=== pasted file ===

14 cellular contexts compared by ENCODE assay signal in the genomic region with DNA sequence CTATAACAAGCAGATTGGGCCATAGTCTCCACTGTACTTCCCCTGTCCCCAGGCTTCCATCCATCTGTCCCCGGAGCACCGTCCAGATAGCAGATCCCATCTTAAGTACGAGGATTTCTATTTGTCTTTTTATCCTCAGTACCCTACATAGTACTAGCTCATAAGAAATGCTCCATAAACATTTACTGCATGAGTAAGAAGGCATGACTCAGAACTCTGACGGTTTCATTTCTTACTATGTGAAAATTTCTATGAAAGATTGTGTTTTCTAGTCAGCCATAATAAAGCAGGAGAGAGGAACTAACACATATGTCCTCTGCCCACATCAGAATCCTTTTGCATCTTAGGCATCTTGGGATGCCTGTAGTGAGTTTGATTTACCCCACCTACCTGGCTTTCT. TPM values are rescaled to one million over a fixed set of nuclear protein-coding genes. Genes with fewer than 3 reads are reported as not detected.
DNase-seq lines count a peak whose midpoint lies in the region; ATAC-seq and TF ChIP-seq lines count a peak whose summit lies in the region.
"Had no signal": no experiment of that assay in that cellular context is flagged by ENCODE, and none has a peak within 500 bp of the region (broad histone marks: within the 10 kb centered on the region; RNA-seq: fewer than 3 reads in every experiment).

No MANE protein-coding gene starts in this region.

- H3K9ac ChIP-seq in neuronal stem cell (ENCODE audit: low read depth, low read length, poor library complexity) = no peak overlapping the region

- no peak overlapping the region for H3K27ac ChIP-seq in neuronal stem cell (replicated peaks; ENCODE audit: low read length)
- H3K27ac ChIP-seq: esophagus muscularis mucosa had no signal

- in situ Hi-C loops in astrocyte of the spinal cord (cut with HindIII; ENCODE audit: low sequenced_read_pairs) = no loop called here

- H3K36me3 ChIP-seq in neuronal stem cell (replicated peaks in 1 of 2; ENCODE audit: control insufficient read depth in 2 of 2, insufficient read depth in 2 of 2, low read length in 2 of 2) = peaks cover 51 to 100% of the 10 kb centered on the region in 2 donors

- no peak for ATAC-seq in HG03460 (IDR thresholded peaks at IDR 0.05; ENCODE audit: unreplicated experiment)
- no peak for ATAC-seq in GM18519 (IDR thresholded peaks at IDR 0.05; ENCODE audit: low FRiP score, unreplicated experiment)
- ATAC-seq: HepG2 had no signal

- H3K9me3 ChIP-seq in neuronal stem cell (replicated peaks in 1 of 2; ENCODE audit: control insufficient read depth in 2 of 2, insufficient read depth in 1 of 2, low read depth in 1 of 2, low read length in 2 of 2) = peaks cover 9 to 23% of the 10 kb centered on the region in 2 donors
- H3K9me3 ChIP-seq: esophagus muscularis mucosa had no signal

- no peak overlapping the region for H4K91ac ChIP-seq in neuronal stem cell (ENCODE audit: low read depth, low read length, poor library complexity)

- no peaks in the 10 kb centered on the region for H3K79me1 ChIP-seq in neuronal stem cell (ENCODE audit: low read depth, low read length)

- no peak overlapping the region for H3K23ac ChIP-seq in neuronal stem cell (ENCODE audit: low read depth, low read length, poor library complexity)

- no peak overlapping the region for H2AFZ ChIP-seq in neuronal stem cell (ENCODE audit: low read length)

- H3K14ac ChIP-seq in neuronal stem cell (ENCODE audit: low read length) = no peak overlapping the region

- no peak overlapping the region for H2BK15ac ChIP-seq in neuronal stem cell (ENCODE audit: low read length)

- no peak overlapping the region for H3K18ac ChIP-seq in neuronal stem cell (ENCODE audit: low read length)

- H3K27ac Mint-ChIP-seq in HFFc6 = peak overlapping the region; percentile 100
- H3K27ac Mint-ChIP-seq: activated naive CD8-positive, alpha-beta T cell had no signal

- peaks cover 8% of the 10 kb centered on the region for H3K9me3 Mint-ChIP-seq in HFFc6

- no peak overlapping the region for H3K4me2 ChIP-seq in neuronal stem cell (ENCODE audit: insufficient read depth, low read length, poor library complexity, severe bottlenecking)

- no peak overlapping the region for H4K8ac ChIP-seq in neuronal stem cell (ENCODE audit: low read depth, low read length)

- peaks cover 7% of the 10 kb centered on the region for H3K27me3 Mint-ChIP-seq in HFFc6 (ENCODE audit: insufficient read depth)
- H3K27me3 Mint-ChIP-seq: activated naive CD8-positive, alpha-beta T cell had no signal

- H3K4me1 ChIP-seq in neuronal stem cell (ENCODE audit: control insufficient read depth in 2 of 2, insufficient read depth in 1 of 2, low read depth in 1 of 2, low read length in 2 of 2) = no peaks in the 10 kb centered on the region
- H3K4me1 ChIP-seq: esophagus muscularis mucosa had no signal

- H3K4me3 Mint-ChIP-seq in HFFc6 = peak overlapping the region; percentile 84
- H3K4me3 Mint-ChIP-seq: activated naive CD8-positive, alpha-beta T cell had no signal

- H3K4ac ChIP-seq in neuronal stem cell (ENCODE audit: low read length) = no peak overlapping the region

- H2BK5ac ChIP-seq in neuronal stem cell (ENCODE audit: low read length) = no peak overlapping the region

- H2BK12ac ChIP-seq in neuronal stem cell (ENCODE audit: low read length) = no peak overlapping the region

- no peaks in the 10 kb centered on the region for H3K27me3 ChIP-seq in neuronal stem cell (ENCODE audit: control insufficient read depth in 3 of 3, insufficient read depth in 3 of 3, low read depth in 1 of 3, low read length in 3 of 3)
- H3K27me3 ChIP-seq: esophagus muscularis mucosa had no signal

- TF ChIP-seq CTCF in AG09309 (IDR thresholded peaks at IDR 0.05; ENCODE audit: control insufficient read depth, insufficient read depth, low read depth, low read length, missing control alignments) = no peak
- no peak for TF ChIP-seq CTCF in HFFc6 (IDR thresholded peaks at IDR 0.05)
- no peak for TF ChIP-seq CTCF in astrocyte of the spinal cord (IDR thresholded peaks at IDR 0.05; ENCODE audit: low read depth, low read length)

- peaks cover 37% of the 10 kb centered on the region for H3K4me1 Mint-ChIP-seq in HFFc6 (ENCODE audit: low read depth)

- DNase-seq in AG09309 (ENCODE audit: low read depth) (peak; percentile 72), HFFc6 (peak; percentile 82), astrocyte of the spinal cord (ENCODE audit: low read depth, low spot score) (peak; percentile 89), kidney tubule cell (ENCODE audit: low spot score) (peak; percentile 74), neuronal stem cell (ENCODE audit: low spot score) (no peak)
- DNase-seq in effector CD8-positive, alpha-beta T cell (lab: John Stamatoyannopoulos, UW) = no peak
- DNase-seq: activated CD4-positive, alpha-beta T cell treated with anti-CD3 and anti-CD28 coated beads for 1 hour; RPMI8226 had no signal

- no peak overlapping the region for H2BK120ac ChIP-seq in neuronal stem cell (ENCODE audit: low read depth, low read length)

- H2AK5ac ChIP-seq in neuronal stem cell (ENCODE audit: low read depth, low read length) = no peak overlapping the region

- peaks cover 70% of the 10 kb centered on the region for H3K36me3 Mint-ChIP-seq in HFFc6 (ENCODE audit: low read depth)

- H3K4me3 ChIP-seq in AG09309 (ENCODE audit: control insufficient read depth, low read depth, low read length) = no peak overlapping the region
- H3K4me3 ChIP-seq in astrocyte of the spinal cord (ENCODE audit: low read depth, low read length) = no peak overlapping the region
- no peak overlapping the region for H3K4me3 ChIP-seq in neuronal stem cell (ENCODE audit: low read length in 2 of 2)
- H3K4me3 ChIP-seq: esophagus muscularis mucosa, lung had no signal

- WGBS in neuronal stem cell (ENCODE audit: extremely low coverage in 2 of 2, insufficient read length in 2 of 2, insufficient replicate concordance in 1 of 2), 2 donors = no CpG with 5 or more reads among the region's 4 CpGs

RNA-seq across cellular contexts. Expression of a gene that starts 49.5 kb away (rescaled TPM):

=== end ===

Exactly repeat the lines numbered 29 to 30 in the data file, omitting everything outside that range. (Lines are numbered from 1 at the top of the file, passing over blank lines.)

- H3K4me1 ChIP-seq in neuronal stem cell (ENCODE audit: control insufficient read depth in 2 of 2, insufficient read depth in 1 of 2, low read depth in 1 of 2, low read length in 2 of 2) = no peaks in the 10 kb centered on the region
- H3K4me1 ChIP-seq: esophagus muscularis mucosa had no signal